Which Joe gave his name to ‘sloppy joes’? We look at five interesting sandwiches and their lexical origins.
1Bend over or curl up, typically because one is overcome with pain or mirth.‘Billy started to double up with laughter’
- ‘Considering the weight of much of the material, the slapstick tone of the performance is extraordinary, with Dylan doubling up with laughter during duets with earnest folk-queen Joan Baez.’
- ‘He cried out again, a less intelligible scream, and doubled up with wave after abject wave of nauseating pain.’
- ‘Almost immediately he cried out, doubling up as the pain knifed through him.’
- ‘The blonde scowled which made me double up with laughter.’
- ‘Customers and staff alike doubled up in gales of mirth and McIlrath fled empty-handed from the premises.’
- ‘Jessie looked at Mitch, who was fighting with all his might not to double up with laughter.’
- ‘Ladies, the men in your life won't see a doctor until they're doubled up in pain - which may be too late.’
- ‘Instead of reply Crystal kicked him in the stomach and Dave doubled up with pain.’
- ‘White, who was seeing a specialist today after doubling up in agony while delivering a bouncer to Mark Butcher, now faces another long spell out of cricket.’
- ‘That helped her shoulder but hurt her stomach and she spent most of Friday night doubled up in pain.’
- ‘I almost doubled up in pain, but tried to keep some composure.’
- ‘My friends found her carefully-staged ‘concern’ hilarious - they couldn't tell the story without doubling up with laugher.’
- ‘If Allison finds herself doubling up with stomach pain, or if she has a cramping sensation, this might be a good choice.’
- ‘He doubled up in pain and she ran to Steve, grabbed him and then ran out of the room.’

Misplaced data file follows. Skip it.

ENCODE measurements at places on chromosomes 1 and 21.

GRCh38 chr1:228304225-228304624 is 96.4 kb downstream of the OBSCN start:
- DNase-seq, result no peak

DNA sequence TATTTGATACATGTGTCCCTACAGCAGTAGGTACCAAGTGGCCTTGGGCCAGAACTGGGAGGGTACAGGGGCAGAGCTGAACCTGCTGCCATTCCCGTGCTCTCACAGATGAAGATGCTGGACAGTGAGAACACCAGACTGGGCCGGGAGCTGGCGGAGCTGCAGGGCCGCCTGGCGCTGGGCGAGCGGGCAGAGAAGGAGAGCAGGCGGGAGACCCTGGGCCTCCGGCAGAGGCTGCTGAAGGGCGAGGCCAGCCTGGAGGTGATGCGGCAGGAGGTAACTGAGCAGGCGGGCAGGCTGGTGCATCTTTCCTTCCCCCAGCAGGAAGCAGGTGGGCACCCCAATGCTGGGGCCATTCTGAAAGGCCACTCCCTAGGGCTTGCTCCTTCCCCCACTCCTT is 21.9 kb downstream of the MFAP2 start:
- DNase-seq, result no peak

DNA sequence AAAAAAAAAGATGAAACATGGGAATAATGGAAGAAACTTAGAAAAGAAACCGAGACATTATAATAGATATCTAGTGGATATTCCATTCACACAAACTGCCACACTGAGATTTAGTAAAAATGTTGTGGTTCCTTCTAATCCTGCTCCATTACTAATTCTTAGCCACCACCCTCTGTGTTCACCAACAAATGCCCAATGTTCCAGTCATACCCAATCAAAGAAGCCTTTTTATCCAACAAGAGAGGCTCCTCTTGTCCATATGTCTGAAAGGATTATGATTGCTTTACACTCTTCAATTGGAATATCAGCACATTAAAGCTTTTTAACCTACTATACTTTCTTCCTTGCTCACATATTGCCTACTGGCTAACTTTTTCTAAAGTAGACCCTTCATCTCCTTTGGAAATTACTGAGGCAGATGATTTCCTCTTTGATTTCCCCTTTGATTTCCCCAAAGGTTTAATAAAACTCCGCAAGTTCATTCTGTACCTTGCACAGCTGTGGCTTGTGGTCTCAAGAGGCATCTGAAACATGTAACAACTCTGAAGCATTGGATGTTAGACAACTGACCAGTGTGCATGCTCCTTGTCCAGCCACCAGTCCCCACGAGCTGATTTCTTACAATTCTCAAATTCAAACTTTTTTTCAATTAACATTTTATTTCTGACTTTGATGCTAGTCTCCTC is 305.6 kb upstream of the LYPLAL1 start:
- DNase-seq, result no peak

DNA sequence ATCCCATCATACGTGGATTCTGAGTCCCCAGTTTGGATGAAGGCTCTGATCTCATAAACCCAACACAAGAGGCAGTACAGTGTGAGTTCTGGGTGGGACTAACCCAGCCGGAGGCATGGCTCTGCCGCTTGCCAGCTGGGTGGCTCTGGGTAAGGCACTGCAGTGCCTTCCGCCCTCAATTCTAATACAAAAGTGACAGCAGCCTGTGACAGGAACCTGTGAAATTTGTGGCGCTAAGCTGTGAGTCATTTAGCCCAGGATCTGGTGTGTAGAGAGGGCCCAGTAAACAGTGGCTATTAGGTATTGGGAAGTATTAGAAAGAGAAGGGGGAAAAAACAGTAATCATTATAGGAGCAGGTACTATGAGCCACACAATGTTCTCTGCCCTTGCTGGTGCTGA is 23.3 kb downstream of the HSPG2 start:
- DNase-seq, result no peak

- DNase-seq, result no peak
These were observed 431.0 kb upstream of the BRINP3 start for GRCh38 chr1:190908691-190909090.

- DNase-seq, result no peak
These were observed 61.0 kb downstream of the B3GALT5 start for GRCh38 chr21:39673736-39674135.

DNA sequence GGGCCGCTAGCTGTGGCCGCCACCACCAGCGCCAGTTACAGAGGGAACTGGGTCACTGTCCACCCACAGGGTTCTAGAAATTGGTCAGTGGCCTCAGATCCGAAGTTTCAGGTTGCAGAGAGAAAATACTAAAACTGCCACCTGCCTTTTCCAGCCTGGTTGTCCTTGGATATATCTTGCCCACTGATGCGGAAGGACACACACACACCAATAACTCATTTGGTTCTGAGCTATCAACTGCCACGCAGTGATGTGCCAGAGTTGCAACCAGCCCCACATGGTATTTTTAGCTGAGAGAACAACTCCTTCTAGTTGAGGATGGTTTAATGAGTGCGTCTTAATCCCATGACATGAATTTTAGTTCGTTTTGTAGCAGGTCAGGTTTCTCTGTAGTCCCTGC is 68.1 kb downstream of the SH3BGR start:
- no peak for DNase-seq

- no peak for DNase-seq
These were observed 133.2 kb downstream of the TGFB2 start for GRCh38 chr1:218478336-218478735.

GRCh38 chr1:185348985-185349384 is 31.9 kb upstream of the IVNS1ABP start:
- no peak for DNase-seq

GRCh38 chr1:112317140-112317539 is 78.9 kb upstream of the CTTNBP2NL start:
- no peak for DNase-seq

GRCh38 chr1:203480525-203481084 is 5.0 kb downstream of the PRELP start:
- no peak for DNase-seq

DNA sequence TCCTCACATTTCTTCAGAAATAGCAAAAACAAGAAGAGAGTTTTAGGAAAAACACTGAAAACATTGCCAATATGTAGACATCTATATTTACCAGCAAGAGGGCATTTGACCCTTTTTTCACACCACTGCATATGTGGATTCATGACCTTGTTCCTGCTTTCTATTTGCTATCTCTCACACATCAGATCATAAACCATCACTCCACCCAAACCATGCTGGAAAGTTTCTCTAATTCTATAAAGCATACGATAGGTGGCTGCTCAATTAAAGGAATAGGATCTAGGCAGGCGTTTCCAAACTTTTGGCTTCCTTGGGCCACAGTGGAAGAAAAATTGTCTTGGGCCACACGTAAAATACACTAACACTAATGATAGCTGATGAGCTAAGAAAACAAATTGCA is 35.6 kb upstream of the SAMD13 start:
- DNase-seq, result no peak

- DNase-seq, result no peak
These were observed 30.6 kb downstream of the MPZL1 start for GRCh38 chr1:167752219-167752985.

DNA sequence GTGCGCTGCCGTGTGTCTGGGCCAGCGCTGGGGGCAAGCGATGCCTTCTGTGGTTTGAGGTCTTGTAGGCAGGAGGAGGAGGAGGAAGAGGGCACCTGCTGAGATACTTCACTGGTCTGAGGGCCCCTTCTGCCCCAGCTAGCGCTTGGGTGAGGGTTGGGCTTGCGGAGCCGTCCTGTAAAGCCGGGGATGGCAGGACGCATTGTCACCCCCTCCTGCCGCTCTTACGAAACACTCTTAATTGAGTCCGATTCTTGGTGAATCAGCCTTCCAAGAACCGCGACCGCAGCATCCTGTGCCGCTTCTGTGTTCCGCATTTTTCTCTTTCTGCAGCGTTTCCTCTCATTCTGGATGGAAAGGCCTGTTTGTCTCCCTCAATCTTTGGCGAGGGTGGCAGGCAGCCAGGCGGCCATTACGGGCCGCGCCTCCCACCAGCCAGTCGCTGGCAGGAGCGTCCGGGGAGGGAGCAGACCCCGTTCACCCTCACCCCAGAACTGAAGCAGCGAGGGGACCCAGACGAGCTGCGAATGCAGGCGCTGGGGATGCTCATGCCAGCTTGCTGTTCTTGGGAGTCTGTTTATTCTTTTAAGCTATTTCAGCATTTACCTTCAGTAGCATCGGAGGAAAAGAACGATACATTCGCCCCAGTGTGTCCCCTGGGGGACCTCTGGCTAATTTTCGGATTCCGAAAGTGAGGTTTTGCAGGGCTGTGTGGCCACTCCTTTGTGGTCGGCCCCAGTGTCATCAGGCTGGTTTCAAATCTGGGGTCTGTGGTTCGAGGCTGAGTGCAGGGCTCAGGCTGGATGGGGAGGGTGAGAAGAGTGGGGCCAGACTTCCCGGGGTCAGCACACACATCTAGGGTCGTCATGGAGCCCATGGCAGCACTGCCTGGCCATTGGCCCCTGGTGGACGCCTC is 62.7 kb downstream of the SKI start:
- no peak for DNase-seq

- ‘After doubling up in agony with further rib problems on Sunday while bowling against Surrey in the National League match at The Oval, White said he would not be turning his arm over again for at least two or three weeks.’
- ‘I can still see his face one night when he was laying in bed doubled up in pain, and crying because he thought he was going to die.’
- ‘Almost every week at least one customer would come into the shop doubled up with labour pains, to wait in the back room for Dad or one of the grocery boys to ring for a taxi to deliver her to St Helen's.’
- ‘A cry of ‘cheap shot’ from the field was clearly audible in the stand directly after an incident which saw Murray double up in pain, clutching his ribs.’
- ‘Then they got him plum in the back of the head, making him double up and sink to his knees in pain.’
- ‘Shooting pains from my stomach caused me to double up.’
2Share a room.‘“Where's Jimmy going to sleep?” “He can double up with Bert.”’
- ‘‘We are cramped together and having to double up in rooms,’ he said.’
- ‘The chronic lack of housing means some teachers have to double up and share quarters.’
- ‘But Shrewsbury jail had 91 per cent of prisoners doubling up, Leicester had 89 per cent and Preston 84 per cent.’
- ‘I check to see where the quick changes are and which cast members are doubling up, and then I make a plan.’
- ‘Frances Kent, a hotwalker who has lived at Laurel the past 15 years, said the consolidation of training sites will force track workers to double up in rooms that are only 11x12 feet.’
- ‘A 34-year-old male discussed why he was no longer able to double up with family and had to move into a shelter.’
- ‘One-fourth of them double up with other families in cramped living quarters.’
3Use the winnings from a bet as stake for another bet.
Are you looking for a word for a foolish person? We explore twelve interesting words to describe the dunderheads in your life.
Before you run for the hills, let’s run through a list of ‘run’ expressions that are running through our minds.
The definitions of ‘buddy’ and ‘bro’ in the OED have recently been revised. We explore their history and increase in popularity.